1. It turns out that in Hakarmel on 3 of Elul 5620 [21 August 1860], no. 9, Yehoshua SZTAJNBERG signs an essay, “Rabbinical Candidates,” but on the 2nd of Kislev 5621[10 November 1860], A. B. LIBERMAN writes (in Hasharon in Hakarmel) that Yehoshua SZTAJNBERG is the rabbi in Bialystok, but on 9 Adar 5621 [19 February 1861], Yehoshua SZTAJNBERG wrote about himself as “Rabbi in Vilna” (this was pointed out to me by Shimeon KONIAK). Return
  2. Hakarmel 5621 [1860], no. 19. Return
  3. At that time Reb Shmuel the Hasid was a well-known sage and righteous man. He was descended from the well-known BENDET PADKOVE family. It was said about him that before his marriage to a rich bride, he recognized among the poor people at the banquet for the poor, his former bride [fiancée], who had been driven from him during the CHMIELINCKI times.* He left his rich bride and married [the poor one] (see the agreement of the Raseiner Rabbi, Moshe LAPIDIS in Zikhron Yakov, the book of questions and answers of the Brisker Rabbi who was Reb Shmuel the Hasid's grandson and published a book of Hasidus of his.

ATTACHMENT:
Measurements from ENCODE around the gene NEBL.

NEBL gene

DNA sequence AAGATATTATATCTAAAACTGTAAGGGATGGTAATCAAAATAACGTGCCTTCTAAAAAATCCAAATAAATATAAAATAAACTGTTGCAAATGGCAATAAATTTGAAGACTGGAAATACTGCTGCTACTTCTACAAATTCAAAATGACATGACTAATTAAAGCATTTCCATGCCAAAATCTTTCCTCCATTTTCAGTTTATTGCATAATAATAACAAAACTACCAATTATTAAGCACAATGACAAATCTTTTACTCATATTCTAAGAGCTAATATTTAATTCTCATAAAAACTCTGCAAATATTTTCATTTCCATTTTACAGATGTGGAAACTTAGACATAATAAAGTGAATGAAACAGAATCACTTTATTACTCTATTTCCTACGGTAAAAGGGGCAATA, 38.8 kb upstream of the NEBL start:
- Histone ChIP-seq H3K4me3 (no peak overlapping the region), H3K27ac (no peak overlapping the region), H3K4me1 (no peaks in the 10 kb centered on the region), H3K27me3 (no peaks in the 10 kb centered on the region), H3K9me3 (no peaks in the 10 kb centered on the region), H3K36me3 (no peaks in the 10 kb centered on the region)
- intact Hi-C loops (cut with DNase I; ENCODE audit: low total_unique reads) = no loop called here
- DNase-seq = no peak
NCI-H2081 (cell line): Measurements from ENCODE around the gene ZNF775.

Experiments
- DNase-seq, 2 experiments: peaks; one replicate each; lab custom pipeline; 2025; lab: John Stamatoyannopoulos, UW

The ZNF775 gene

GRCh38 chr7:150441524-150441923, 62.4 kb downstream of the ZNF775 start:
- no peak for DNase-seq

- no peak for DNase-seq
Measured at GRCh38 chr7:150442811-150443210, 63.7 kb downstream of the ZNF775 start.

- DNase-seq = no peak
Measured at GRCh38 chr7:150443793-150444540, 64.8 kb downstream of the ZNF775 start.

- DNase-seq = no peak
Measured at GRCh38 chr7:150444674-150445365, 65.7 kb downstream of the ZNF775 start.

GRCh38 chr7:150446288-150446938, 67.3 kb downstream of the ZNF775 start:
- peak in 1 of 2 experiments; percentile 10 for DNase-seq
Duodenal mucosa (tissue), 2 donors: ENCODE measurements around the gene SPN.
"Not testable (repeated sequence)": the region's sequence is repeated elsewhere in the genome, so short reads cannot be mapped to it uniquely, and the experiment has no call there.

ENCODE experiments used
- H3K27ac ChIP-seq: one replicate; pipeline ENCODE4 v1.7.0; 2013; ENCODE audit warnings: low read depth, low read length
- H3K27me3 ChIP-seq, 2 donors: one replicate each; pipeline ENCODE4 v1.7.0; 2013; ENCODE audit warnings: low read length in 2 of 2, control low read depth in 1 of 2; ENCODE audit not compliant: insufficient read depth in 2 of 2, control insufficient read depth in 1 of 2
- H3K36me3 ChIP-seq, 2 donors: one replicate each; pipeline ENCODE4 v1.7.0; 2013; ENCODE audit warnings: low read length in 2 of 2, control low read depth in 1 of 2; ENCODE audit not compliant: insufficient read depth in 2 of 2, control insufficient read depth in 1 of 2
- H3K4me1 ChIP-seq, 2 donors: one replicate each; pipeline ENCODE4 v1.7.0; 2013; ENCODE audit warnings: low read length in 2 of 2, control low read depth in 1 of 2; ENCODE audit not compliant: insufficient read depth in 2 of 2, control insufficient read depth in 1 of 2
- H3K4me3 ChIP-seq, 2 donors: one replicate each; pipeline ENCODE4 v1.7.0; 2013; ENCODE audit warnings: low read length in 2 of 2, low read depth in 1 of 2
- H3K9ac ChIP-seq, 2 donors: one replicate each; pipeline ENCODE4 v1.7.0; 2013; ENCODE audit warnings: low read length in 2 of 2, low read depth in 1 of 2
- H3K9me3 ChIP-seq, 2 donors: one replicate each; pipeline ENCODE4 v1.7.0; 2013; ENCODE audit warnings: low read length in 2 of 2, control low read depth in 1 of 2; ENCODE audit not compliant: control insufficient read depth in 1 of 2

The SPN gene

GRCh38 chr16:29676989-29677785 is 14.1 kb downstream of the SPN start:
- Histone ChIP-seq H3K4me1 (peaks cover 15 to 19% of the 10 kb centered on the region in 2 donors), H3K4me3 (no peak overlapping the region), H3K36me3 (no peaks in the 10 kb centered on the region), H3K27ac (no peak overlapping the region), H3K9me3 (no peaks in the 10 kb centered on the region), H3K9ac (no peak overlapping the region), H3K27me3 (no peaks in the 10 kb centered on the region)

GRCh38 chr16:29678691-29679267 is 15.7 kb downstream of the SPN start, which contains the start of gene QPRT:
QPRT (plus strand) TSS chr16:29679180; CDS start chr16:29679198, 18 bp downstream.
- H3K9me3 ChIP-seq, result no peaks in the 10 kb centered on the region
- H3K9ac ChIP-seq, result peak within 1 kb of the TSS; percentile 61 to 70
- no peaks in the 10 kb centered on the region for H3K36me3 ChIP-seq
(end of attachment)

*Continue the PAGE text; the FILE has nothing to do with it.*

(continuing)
*[Translator's note: Bogdan CHMIELINCKI led attacks by Cossacks against the Jewish population in Ukraine resulting in the massacre of approximately 100,000 Jews during the years 1848-1849.] Return

  4. In Hakarmel, 5622 [1862], no. 12, A.B. LIBERMAN says that at the dedication of the great house of prayer, the elected rabbi recited a Misheberakh [public prayer for an individual or group of people] for the tsar and his family. It appears that this was Reb Shlomo-Zalmen BENDET. He was the rabbi here in such a manner for six years, from 5622 [1862] until 5628 [1868]. Return
  5. Thanks to the intercession of Yudl KALICKI and the author of Pinkas [record book]. Return
  6. Reb Shmuel did not want to permit his grandson to study, but I convinced him that he should permit him to study geography in order to receive a position as a director in a Baron ROTHSCHILD colony and then Reb Shmuel himself would be able to settle in Eretz Yisroel. However, Eliyahu SZID, the then manager of the ROTHSCHILD colonies refused the request for this because it was not worthwhile for him. Yosef MOHILEWER then entered the philosophy faculty in Konigsberg in order to become a doctor-rabbi. Return

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ב    B

Writers Born in Bialystok or Inhabitants of Bialystok

Translated by Gloria Berkenstat Freund

We further provide here in alphabetical order a large list of writers [who wrote] in Hebrew and Yiddish, a few also in Polish.